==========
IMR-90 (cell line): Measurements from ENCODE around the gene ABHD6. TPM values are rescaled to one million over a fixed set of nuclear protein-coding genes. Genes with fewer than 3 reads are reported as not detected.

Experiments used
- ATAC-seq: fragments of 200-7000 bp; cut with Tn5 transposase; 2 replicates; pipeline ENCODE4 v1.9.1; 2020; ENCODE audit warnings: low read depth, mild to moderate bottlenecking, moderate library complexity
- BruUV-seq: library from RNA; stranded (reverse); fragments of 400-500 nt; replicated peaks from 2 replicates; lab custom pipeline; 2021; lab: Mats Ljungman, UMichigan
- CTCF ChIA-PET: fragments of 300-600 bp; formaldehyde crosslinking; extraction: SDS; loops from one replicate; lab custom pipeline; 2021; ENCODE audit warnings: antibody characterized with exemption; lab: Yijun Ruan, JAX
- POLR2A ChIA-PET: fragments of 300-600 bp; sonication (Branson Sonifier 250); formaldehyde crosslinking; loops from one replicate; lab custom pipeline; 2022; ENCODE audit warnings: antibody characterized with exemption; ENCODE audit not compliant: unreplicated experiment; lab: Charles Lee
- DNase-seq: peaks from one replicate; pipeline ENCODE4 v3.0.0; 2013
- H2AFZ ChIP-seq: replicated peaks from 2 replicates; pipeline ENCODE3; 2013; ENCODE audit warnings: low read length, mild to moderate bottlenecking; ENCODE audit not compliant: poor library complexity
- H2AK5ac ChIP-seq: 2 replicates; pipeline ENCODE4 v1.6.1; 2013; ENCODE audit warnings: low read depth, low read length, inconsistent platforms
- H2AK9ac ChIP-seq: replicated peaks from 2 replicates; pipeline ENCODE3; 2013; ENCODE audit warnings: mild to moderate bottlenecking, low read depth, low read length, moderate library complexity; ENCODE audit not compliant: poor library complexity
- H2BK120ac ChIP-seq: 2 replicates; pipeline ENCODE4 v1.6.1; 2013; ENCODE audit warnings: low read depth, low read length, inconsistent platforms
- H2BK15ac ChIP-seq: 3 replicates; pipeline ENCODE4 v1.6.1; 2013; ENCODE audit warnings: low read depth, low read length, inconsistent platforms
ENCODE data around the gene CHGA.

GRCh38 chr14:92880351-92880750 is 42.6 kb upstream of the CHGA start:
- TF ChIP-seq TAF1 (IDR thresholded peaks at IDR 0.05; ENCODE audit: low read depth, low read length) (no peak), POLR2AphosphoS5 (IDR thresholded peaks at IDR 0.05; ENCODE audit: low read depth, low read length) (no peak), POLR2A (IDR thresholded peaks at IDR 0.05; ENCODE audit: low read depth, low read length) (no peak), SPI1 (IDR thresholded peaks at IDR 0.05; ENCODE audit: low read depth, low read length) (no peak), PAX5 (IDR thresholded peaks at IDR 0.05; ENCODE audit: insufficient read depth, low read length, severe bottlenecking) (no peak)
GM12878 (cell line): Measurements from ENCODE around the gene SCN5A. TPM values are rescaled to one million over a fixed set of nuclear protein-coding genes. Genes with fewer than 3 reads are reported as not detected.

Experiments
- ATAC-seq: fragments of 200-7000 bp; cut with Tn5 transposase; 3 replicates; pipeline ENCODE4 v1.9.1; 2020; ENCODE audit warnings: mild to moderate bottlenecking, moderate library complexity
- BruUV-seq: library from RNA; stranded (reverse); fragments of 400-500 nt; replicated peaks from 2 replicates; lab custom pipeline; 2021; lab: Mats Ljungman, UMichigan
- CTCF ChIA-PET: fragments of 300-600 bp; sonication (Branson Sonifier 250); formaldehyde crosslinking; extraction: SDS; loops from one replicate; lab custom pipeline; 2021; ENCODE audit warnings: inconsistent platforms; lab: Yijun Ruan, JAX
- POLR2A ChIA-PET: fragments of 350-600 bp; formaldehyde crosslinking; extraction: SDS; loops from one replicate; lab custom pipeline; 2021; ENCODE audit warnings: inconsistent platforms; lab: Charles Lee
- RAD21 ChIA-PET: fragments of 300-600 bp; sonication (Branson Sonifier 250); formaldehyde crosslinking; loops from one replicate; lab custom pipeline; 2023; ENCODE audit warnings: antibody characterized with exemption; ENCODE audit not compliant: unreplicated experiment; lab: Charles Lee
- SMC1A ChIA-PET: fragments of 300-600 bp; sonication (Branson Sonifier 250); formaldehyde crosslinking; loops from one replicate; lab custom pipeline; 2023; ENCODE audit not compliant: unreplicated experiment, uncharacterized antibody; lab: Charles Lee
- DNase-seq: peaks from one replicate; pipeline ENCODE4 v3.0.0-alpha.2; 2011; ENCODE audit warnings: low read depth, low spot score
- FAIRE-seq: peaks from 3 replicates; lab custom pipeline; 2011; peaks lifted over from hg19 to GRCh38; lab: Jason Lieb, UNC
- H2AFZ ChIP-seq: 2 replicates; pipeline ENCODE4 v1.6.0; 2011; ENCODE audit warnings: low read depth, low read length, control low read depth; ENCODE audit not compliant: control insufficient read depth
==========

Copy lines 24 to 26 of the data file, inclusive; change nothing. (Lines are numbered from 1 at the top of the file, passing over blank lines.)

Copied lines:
- DNase-seq: peaks from one replicate; pipeline ENCODE4 v3.0.0-alpha.2; 2011; ENCODE audit warnings: low read depth, low spot score
- FAIRE-seq: peaks from 3 replicates; lab custom pipeline; 2011; peaks lifted over from hg19 to GRCh38; lab: Jason Lieb, UNC
- H2AFZ ChIP-seq: 2 replicates; pipeline ENCODE4 v1.6.0; 2011; ENCODE audit warnings: low read depth, low read length, control low read depth; ENCODE audit not compliant: control insufficient read depth